According to an investigation by Steve Croft of CBS’ 60 Minutes, a number of stories in Greg Mortenson’s bestselling book may be false or exaggerated.
The heart of Mortenson’s “Three Cups of Tea” is the story of a failed attempt in 1993 to climb the world’s second-highest peak, K2.
On the way down, Mortenson says, he got lost and stumbled, alone and exhausted, into a remote mountain village in Pakistan named Korphe.
According to the book’s narrative, the villagers cared for him and he promised to return to build a school there. In a remote village in Pakistan, “60 Minutes” found Mortenson’s porters on that failed expedition. They say Mortenson didn’t get lost and stumble into Korphe on his way down from K2. He visited the village a year later.
That’s what famous author and mountaineer Jon Krakauer, a former donor to Mortenson’s charity, says he found out, too. “It’s a beautiful story. And it’s a lie,” says Krakauer. “I have spoken to one of his [Mortenson’s] companions, a close friend, who hiked out from K2 with him and this companion said, ‘Greg never heard of Korphe until a year later,'” Krakauer tells Kroft.
Mortenson also claimed to have been kidnapped and held for eight days by the Taliban in Waziristan. In his new book, Stones into Schools, he included a photo of three of his supposed captors.
“60 Minutes” located three of the men in the photo, all of whom denied that they were Taliban and denied that they had kidnapped Mortenson. One the men in the photo is the research director of a respected think tank in Islamabad, Mansur Khan Mahsud.
He tells Steve Kroft that he and the others in the photo were Mortenson’s protectors, not his kidnappers. “We treated him as a guest and took care of him,” says Mahsud. “This is totally false and he is lying.”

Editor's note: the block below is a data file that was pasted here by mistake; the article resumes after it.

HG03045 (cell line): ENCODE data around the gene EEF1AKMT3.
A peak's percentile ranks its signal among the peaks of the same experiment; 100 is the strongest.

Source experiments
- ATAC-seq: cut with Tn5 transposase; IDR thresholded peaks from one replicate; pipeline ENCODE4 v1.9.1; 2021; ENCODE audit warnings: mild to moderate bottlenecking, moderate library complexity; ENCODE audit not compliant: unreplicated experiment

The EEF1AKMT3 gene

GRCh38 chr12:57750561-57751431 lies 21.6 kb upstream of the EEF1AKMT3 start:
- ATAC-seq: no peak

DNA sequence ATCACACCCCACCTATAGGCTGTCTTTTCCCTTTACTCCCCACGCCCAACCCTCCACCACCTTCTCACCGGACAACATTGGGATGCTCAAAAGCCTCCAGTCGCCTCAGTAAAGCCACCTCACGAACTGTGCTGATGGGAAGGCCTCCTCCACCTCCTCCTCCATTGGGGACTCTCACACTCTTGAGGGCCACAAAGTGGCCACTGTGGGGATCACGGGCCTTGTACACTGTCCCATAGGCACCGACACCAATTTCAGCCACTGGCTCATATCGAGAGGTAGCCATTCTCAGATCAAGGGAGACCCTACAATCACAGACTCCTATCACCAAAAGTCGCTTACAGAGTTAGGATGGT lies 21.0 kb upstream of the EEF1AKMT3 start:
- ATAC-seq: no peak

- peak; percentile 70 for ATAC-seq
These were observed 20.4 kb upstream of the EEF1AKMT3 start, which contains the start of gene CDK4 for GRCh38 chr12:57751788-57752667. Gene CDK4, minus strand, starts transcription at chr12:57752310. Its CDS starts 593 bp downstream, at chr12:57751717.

Kroft also talked to Daniel Borochoff of the American Institute of Philanthropy, who says that Mortenson’s foundation, The Central Asia Institute, spends most of the donations to promote his books. Jon Krakauer told 60 Minutes that he stopped donating after he learned from a former member of the Central Asia Institute board that that Mortenson uses the Central Asia Institute “as his private ATM machine.”
Kroft says he visited schools in Pakistan and Afghanistan that Mortenson supposedly has built and funded. He found that “some of them were empty, built by somebody else, or simply didn’t exist at all. The principals of a number of schools said they had not received any money from CAI in years.” But Mortenson blamed a “disgruntled employee” for not paying teachers and didn’t respond to the other accusations.
Mortenson has ignored CBS’s requests for an interview, but he defended himself in his hometown newspaper, the Bozeman Daily Chronicle.
“I hope these allegations and attacks, the people doing these things, know this could be devastating for tens of thousands of girls, for the sake of Nielsen ratings and Emmys,” Mortenson told the Chronicle in a phone interview Friday.